2038. On a remote island off the Pacific coast of British Columbia stands the Greenwood Arboreal Cathedral, one of the world's last forests. Wealthy tourists flock from all corners of the dust-choked globe to see the spectacle and remember what once was. But even as they breathe in the fresh air and pose for photographs amidst the greenery,…


Book cover of The Story of Trees: And How They Changed the World

Artur Cisar-Erlach Author Of The Flavor of Wood: In Search of the Wild Taste of Trees from Smoke and SAP to Root and Bark

From my list on the amazing world of trees.

Why am I passionate about this?

Growing up between the “wood district” in northern Austria and the woodland-rich province of Nova Scotia in Canada many of my favorite childhood memories took place in forests of all shapes and sizes. It must have been this constant exposure that ignited my passion for everything trees and forests and ultimately inspired me to train as a cabinet maker, study woodland ecology and even travel around the world exploring the multitude of fantastic flavor trees have to offer. Along the way, it was the books on this list that kept on fueling my passion and taught me to love trees even more deeply. 

Artur's book list on the amazing world of trees

Artur Cisar-Erlach Why did Artur love this book?

A gorgeously illustrated book detailing how trees changed our world. It is a book exactly to my liking as it perfectly blends scientific information with fascinating stories and insights, making it highly interesting for both the laymen and the professional. It takes pride in being placed on my coffee table where I keep on randomly opening it several times a week, discovering something new every time. This way I am still joyfully reading it, although I have already acquired it months ago. 

By Kevin Hobbs, David West,

Why should I read it?

1 author picked The Story of Trees as one of their favorite books, and they share why you should read it.

What is this book about?

"Wonderful stories and in-depth information you will normally never find in books about trees." - Piet Oudolf, Landscape Designer and creator of the planting design for New York's High Line

"Entwining fascinating facts about 100 trees with inspiring stories of their importance to ancient civilizations, trade, religious and pagan beliefs, wellbeing and medicinal uses over the ages, this delightful and well-researched book provokes curiosity on every page." - Dr. Alexandra Wagstaffe, Eden Project Learning

The Story of Trees takes the reader on a visual journey from some of the earliest known tree species on our planet to the latest fruit…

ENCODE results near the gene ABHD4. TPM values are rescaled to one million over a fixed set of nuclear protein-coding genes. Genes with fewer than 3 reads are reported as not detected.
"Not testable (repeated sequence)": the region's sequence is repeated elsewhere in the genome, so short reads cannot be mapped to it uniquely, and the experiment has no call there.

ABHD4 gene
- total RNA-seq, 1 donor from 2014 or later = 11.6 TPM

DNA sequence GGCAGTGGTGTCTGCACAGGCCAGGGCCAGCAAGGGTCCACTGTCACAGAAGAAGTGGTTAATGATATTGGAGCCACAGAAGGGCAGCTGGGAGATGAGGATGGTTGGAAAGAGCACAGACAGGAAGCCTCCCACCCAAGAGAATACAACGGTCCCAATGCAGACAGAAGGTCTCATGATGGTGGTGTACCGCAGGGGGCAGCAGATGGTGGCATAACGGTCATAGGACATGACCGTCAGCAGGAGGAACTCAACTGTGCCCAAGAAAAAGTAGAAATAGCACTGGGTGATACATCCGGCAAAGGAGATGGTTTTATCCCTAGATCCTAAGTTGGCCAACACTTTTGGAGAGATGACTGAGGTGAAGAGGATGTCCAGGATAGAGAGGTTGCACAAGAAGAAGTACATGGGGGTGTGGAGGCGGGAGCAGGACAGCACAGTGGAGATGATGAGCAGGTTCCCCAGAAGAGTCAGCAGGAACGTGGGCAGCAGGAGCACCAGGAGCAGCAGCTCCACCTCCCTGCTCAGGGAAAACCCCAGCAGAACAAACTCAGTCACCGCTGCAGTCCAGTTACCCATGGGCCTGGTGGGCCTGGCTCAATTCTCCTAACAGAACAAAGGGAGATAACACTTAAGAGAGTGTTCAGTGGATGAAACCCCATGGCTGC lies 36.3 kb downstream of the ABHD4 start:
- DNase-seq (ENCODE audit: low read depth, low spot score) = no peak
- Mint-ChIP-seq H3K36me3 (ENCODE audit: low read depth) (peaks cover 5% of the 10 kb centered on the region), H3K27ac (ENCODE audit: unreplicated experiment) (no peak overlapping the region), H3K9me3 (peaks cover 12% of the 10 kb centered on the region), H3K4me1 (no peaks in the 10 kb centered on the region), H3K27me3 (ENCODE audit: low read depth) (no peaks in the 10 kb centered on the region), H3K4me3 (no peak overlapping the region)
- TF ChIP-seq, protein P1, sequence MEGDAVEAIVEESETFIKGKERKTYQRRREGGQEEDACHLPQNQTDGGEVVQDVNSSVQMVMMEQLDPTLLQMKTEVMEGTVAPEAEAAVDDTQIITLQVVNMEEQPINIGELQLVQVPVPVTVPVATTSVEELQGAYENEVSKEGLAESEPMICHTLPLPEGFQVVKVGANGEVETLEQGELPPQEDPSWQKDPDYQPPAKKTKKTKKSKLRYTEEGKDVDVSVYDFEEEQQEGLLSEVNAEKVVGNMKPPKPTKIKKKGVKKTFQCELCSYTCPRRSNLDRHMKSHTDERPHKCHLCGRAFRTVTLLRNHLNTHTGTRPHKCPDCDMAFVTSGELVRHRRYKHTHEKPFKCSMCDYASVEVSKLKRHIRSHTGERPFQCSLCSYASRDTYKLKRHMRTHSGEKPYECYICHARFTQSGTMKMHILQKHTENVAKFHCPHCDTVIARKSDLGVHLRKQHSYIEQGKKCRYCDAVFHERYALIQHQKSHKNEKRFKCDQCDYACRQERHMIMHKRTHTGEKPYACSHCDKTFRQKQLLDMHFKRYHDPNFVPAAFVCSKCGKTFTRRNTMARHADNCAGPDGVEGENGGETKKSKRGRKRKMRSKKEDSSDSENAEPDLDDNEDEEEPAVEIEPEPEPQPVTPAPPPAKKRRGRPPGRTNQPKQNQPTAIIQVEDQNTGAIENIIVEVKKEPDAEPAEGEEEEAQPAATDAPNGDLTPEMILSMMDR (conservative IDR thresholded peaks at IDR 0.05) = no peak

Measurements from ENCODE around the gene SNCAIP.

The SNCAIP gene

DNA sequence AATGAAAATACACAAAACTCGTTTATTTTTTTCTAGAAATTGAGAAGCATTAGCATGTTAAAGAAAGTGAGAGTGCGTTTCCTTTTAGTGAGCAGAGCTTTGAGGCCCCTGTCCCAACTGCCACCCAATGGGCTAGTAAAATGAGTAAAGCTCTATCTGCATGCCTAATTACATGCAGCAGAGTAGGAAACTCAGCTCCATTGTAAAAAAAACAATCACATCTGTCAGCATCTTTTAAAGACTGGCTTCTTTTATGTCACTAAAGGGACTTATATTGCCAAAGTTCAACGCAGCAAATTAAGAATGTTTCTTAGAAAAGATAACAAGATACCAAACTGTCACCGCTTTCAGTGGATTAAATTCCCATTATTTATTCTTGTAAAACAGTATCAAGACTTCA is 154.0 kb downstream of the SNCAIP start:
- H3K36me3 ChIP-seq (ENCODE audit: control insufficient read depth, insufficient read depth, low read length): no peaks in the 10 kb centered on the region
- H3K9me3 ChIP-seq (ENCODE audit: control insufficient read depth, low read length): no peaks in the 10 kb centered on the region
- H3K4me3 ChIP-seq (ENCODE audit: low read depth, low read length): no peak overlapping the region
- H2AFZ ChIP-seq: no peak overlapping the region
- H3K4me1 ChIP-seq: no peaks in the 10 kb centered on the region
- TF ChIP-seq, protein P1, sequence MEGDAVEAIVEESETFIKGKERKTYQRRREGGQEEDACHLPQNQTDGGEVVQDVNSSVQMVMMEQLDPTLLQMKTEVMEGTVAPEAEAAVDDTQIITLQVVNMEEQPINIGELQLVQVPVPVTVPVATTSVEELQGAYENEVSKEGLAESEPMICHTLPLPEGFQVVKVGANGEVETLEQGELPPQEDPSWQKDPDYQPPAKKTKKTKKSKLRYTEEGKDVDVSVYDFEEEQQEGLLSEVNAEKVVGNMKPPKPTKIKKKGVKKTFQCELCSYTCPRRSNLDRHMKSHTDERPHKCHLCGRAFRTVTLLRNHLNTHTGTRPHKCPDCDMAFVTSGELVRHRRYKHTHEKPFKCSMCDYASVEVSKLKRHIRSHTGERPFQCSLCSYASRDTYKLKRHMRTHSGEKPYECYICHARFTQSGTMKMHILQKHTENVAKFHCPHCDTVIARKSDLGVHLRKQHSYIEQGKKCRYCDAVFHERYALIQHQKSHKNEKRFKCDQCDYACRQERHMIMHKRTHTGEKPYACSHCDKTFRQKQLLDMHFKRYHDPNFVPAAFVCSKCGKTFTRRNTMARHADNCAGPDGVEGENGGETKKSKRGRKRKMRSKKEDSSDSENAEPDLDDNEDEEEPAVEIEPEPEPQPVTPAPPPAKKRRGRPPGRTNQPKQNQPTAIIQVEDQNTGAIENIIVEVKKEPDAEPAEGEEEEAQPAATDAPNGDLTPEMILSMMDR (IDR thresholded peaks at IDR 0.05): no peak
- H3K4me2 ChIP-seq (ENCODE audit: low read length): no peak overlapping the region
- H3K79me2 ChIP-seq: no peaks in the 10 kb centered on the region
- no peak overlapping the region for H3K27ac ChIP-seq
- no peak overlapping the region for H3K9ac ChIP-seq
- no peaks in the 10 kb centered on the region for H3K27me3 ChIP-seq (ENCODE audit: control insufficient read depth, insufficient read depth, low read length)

Book cover of The Hidden Life of Trees

Tina Muir Author Of Becoming a Sustainable Runner: A Guide to Running for Life, Community, and Planet

From my list on helping you process emotions around climate.

Why am I passionate about this?

FernGully was one of my favorite movies as a kid, and it made me really think about the natural world and how humans interact with it. Now, aged 35 with kids of my own (who also love FernGully), I consider myself a climate activist for the work I do in helping everyday people to believe they can be a part of the solution to climate change. As an author, podcast host, and community builder, I've connected with other humans with fascinating passions, perspectives, and values. I want to show my audience that we can all view the world differently, but there is one important thing we need to all believe, that we matter.

Tina's book list on helping you process emotions around climate

Tina Muir Why did Tina love this book?

As humans, we sometimes find ourselves thinking that we are at the top of the intelligence chain, that we have it all figured out and everything else in the world is lesser.

The Hidden Life of Trees made me totally rethink that, and not simply for trees, but the interconnectedness of our world and how everything works together perfectly in harmony…until humans came along and began to hack the system, of course.

This book gave me a deeper understanding and appreciation for trees and made me think about how much we could be learning from our distant relatives, rather than thinking everything else needs to learn from us. 

By Peter Wohlleben, Jane Billinghurst (translator),

Why should I read it?

12 authors picked The Hidden Life of Trees as one of their favorite books, and they share why you should read it.

What is this book about?

"A paradigm-smashing chronicle of joyous entanglement that will make you acknowledge your own entanglement in the ancient and ever-new web of being."--Charles Foster, author of Being a Beast Are trees social beings? In this international bestseller, forester and author Peter Wohlleben convincingly makes the case that, yes, the forest is a social network. He draws on groundbreaking scientific discoveries to describe how trees are like human families: tree parents live together with their children, communicate with them, support them as they grow, share nutrients with those who are sick or struggling, and even warn each other of impending dangers. Wohlleben…